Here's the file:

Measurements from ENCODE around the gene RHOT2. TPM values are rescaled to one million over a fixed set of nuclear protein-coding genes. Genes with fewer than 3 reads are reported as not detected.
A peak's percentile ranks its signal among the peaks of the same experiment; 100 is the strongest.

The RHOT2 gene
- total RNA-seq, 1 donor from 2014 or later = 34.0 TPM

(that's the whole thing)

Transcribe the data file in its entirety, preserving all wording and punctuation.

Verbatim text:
Measurements from ENCODE around the gene RHOT2. TPM values are rescaled to one million over a fixed set of nuclear protein-coding genes. Genes with fewer than 3 reads are reported as not detected.
A peak's percentile ranks its signal among the peaks of the same experiment; 100 is the strongest.

The RHOT2 gene
- total RNA-seq, 1 donor from 2014 or later = 34.0 TPM